Doyensec has been involved with Electron security since the beginning of 2017. We were the first company to publish a comprehensive and detailed analysis of the Electron framework from a security point of view.

Since then, we have continued to focus on Electron and remain very familiar with the codebase and the continually evolving set of weaknesses and pitfalls faced by developers.
  • ElectronJS on Windows, Linux, and macOS

    Doyensec is uniquely situated to perform detailed security audits of Electron-based applications. The results of our work was presented at many top-tier security conferences, including BlackHat USA 2017, OWASP AppSec 2018, BlackHat ASIA 2019 and many private events.

    We have discovered and reported vulnerabilities in core Electron and in many applications built using this framework. During our testing, we will find design weaknesses and implementation bugs that can be leveraged to compromise Desktop applications built using web technologies.

    We're the author of Electronegativity, a popular OSS solution for automated Electron security. Given the difficulty of keeping up with the constantly changing security posture of the framework that powers Desktop applications, we also created ElectroNG. ElectroNG's dynamic contextual scanning technology allows it to automatically adapt to the target application's configuration, resulting in rapid vulnerability detection with amazing accuracy.

Information Gathering and Reconnaissance

  • Enumeration of BrowserWindow, BrowserView and Webview Tags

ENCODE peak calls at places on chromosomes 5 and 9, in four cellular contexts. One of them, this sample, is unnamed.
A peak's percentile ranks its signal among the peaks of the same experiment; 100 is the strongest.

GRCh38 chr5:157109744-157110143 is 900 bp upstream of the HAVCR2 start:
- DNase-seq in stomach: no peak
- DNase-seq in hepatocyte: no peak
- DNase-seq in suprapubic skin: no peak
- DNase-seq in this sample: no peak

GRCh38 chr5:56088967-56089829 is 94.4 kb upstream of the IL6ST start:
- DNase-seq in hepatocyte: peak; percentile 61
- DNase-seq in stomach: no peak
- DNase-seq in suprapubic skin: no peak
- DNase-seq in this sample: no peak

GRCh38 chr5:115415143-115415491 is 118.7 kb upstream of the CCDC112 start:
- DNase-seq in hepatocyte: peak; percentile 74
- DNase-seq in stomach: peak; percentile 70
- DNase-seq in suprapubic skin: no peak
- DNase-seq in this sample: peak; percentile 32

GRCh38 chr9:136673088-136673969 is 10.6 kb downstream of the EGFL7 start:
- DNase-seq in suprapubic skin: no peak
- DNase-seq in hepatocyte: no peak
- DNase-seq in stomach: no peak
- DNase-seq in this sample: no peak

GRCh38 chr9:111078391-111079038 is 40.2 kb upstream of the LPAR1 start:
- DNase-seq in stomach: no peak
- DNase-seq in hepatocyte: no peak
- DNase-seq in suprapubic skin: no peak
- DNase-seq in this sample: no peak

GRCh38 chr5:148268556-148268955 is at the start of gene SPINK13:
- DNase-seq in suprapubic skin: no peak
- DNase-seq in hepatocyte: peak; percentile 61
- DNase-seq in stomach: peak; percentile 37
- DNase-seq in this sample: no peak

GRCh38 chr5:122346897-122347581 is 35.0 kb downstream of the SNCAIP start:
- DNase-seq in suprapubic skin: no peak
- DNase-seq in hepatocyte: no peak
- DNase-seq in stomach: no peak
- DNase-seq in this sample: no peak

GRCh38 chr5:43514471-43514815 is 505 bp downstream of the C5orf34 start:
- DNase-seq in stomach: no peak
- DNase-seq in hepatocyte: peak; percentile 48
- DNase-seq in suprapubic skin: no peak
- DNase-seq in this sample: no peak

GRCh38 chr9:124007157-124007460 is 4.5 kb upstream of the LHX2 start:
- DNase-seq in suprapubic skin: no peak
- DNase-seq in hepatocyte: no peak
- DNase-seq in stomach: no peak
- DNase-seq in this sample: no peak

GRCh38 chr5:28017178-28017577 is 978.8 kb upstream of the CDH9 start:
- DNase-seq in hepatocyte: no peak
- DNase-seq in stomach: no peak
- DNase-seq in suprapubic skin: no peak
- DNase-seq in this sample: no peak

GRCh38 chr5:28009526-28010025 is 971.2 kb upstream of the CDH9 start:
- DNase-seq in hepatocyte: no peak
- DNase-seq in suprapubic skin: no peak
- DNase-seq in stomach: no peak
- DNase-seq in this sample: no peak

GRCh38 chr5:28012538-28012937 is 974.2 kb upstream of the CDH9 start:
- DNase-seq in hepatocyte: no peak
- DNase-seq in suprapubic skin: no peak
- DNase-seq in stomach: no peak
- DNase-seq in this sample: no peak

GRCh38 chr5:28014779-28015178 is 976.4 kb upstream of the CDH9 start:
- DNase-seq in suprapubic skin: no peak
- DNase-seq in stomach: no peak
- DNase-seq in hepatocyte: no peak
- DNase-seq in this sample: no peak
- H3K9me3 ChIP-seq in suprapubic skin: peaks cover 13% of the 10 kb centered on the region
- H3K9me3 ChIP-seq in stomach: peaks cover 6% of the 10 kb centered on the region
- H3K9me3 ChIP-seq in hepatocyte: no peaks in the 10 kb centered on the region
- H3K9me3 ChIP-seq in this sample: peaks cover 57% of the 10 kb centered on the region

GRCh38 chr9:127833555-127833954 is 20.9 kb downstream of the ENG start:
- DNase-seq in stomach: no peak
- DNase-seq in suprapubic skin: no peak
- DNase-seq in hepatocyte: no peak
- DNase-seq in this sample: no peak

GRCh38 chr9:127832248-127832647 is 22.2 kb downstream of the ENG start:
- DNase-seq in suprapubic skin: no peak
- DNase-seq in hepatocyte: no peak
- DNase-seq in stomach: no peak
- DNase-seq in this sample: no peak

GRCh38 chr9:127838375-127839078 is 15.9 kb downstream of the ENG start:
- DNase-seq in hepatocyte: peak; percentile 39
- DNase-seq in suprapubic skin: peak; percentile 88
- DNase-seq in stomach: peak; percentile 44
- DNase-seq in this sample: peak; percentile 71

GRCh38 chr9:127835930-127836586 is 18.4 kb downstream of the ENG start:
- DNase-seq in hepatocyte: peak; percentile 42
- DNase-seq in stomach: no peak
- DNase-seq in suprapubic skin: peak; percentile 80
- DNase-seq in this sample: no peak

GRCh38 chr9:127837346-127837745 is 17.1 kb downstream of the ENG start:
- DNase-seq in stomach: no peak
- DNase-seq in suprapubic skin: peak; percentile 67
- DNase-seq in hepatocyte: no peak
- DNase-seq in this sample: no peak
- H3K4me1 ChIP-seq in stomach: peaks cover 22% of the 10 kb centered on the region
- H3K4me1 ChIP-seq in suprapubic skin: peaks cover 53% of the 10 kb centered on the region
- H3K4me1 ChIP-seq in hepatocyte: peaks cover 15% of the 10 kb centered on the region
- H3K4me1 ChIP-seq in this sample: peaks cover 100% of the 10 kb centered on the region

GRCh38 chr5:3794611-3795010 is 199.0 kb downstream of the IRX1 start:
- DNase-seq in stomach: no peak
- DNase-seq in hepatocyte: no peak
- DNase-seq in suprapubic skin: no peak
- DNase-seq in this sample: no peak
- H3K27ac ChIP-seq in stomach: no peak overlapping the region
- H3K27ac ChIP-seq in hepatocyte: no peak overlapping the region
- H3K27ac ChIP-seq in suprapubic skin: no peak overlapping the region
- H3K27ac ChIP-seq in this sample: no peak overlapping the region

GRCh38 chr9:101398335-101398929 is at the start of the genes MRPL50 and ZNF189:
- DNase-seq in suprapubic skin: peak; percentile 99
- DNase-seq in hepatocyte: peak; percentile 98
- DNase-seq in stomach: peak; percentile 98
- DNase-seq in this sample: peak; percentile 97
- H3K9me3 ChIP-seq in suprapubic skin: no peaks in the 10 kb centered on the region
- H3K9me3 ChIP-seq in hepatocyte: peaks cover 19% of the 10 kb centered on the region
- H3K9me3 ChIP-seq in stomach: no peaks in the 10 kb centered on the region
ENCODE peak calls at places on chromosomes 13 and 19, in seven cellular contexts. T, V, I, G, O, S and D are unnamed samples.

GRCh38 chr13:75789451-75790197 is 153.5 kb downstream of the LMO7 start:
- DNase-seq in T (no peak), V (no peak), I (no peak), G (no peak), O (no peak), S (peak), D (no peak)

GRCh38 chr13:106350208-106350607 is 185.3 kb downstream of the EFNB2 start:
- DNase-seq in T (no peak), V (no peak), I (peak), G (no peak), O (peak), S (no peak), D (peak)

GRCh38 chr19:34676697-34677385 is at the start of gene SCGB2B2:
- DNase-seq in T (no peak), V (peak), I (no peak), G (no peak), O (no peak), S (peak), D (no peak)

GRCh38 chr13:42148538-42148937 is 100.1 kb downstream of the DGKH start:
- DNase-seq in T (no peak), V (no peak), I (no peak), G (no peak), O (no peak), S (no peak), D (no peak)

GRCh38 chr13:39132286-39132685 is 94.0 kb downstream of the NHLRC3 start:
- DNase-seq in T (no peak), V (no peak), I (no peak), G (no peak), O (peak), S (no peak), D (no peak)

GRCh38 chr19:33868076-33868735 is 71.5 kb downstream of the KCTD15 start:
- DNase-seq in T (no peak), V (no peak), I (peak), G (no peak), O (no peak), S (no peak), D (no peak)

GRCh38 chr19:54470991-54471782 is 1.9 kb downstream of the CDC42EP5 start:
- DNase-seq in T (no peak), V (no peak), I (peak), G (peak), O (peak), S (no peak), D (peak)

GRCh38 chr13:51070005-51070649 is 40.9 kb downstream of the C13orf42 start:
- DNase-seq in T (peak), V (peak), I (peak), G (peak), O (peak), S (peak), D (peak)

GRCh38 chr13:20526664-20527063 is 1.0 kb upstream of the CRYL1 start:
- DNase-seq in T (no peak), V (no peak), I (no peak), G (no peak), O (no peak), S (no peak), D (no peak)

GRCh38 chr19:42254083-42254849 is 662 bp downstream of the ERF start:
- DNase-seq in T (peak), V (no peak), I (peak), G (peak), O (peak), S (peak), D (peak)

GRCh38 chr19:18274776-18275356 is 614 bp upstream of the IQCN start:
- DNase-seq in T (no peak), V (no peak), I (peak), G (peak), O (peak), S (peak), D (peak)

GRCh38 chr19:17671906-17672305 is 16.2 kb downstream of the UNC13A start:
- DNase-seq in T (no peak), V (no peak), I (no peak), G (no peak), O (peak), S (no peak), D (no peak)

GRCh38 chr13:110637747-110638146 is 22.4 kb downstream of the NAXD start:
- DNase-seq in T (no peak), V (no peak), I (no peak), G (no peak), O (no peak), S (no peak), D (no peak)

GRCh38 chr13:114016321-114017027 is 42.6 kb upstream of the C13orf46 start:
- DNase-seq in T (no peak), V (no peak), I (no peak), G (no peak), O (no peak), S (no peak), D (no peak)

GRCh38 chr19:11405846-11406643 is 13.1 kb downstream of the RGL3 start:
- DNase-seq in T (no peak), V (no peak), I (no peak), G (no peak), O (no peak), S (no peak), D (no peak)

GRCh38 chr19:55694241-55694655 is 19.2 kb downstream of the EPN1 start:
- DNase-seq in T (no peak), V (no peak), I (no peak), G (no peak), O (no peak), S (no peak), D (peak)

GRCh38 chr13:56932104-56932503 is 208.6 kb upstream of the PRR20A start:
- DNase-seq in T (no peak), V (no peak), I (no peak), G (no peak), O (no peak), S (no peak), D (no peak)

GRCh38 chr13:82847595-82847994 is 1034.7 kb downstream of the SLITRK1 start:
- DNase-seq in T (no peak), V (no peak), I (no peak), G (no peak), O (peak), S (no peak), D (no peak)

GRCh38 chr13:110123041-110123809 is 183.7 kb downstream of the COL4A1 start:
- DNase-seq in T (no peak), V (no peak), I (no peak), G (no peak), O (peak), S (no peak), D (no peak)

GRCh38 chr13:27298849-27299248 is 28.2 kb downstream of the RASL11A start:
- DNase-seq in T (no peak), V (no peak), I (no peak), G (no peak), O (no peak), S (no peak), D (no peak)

• WebPreferences
  • Analysis of Native Code in Use
  • Review of All Dependencies and Add-ons in Use

Content Security and Process Isolation

  • NodeIntegration and Sandbox bypasses
  • Flaws in Preload Scripts Insecure Affinity Property Usage
  • Pop-ups in WebViews
  • Loading Untrusted Origins
  • Context Isolation for Preload Scripts
  • Content Security Policy
  • Use of Dangerous Functions and APIs
  • Usage of openExternal and Similar Weaknesses in Custom Protocol Handlers

Framework Security

  • Application of Security Patches
  • Experimental Features
  • Command Line Arguments
  • Outdated Components and Dependencies with Known Vulnerabilities
  • Privacy and Secure UX Flaws (e.g., Information Disclosure via Notifications)
  • Deviations from Browser Security Standards (e.g., SOP)
  • Insecure Data Storage


  • x.509 Certification Validation
  • TLS Vulnerabilities Introduced in Chromium/Node.js
  • Insecure HTTP Connections
  • Certificate Pinning

our research articles

Research is one of our founding principles and we invest in it heavily. All of our researchers have the privilege to use %25 of their time exclusively for self-directed research.

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